import numpy as np import matplotlib.pyplot as plt from sklearn.model_selection import train_test_split %matplotlib inline np.random.seed(1) number_of_points = 10000 means = [[-1,-1],[0.2,2.7]] cov = -0.25 covariances = [[[1,cov],[cov,1]],[[1,cov],[cov,1]]] a = np.random.multivariate_normal(means[0],covariances[0],number_of_points) b = np.random.multivariate_normal(means[1],covariances[1],number_of_points) X = np.vstack((a,b)) X = np.hstack((np.ones((X.shape[0],1)),X)) # adding column of ones (biases) y = np.array([i//number_of_points for i in range(2*number_of_points)]) X_train, X_test, y_train, y_test = train_test_split(X, y, test_size=0.2, random_state=15) plt.figure(figsize=(10,16)) plt.subplot(2, 1, 1) color_1='#FFD662FF' color_0='#00539CFF' plt.scatter(a[:,0],a[:,1],c=color_0,alpha=0.5,label='class 0') plt.scatter(b[:,0],b[:,1],c=color_1,alpha=0.5,label='class 1') plt.legend() plt.xlabel('feature 1') plt.ylabel('feature 2') plt.title('Scatter plot of data set with two classes')

Our code generates two clusters of data with partial overlap:

## Training

Next, we will define our custom Logistic Regression class:

class LogisticRegressionCustom(): def __init__(self, l_rate=1e-5, n_iterations=50000): self.l_rate = l_rate self.n_iterations = n_iterations def initial_weights(self, X): self.weights = np.zeros(X.shape[1]) def sigmoid(self, s): return 1/(1+np.exp(-s)) def binary_cross_entropy(self, X, y): return -(1/len(y))*(y*np.log(self.sigmoid(np.dot(X,self.weights)))+(1-y)*np.log(1-self.sigmoid(np.dot(X,self.weights)))).sum() def gradient(self, X, y): return np.dot(X.T, (y-self.sigmoid(np.dot(X,self.weights)))) def fit(self, X, y): self.initial_weights(X) for i in range(self.n_iterations): self.weights = self.weights+self.l_rate*self.gradient(X,y) if i % 10000 == 0: print("Loss after %d steps is: %.10f " % (i,self.binary_cross_entropy(X_test,y_test))) print("Final loss after %d steps is: %.10f " % (i,self.binary_cross_entropy(X_test,y_test))) print("Final weights: ", self.weights) return self def predict(self, X): y_predict = [] for t in X: y_predict.append(1) if self.sigmoid(np.dot(self.weights,t))>0.5 else y_predict.append(0) return y_predict def predict_proba(self, X): y_predict = [] for t in X: y_predict.append(self.sigmoid(np.dot(self.weights,t))) return y_predict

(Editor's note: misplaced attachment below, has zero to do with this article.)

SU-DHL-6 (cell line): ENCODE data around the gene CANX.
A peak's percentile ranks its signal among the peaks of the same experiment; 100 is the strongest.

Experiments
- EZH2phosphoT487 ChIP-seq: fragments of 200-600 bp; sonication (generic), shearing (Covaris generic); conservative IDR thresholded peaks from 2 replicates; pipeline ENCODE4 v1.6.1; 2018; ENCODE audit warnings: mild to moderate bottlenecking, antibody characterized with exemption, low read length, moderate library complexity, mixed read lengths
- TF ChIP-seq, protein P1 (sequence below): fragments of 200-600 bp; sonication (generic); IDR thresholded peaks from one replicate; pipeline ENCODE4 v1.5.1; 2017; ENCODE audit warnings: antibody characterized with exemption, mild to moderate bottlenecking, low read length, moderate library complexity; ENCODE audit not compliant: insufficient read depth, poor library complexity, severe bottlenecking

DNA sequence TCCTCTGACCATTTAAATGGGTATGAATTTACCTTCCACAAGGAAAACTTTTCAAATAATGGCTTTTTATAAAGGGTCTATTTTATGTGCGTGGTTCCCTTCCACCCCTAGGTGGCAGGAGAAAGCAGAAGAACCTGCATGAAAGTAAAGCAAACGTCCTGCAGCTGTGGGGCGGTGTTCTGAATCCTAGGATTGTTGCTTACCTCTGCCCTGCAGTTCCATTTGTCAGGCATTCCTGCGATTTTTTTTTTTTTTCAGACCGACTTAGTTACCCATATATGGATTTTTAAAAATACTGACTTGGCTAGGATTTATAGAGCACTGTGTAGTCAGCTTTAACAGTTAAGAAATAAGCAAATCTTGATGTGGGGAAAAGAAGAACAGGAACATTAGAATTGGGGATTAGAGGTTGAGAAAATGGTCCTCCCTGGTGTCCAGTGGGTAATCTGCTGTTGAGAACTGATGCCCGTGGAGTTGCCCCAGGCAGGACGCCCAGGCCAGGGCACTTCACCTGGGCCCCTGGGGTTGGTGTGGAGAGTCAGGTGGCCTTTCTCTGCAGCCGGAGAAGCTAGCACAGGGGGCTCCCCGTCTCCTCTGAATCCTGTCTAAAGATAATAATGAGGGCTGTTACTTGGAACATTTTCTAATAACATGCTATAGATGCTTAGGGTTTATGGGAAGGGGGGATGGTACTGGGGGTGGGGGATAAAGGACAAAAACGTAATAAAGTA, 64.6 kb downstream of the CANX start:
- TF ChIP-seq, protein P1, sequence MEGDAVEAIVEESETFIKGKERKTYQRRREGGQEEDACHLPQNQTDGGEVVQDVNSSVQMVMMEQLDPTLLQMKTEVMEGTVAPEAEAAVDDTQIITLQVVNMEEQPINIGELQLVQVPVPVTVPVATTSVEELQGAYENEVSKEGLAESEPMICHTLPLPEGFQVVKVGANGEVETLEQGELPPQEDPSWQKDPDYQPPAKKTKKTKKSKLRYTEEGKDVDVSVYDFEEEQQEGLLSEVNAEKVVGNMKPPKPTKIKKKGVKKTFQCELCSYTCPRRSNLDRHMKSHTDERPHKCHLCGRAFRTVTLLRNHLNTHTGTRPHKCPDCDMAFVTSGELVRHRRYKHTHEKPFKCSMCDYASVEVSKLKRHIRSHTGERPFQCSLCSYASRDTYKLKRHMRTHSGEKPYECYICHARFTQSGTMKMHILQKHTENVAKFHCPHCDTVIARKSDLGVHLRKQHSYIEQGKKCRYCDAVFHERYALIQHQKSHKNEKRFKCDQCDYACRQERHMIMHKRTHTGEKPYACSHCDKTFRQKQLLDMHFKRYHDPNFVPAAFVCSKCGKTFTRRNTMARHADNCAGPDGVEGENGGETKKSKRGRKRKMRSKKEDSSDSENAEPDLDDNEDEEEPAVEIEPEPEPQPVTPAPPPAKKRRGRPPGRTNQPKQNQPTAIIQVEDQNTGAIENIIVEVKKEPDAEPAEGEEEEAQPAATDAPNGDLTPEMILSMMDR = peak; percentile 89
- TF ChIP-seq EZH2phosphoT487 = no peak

We can then run the training of our model:

lr = LogisticRegressionCustom() lr.fit(X_train,y_train)

After training, we obtain the following weights of our custom logistic regression model:

Final weights: [-2.87044201 2.27853577 4.42372951]

## Inspecting incorrectly classified instances

To estimate the performance our logistic regression model, we can plot the instances and visually denote the points that were incorrectly classified (they are denoted with red):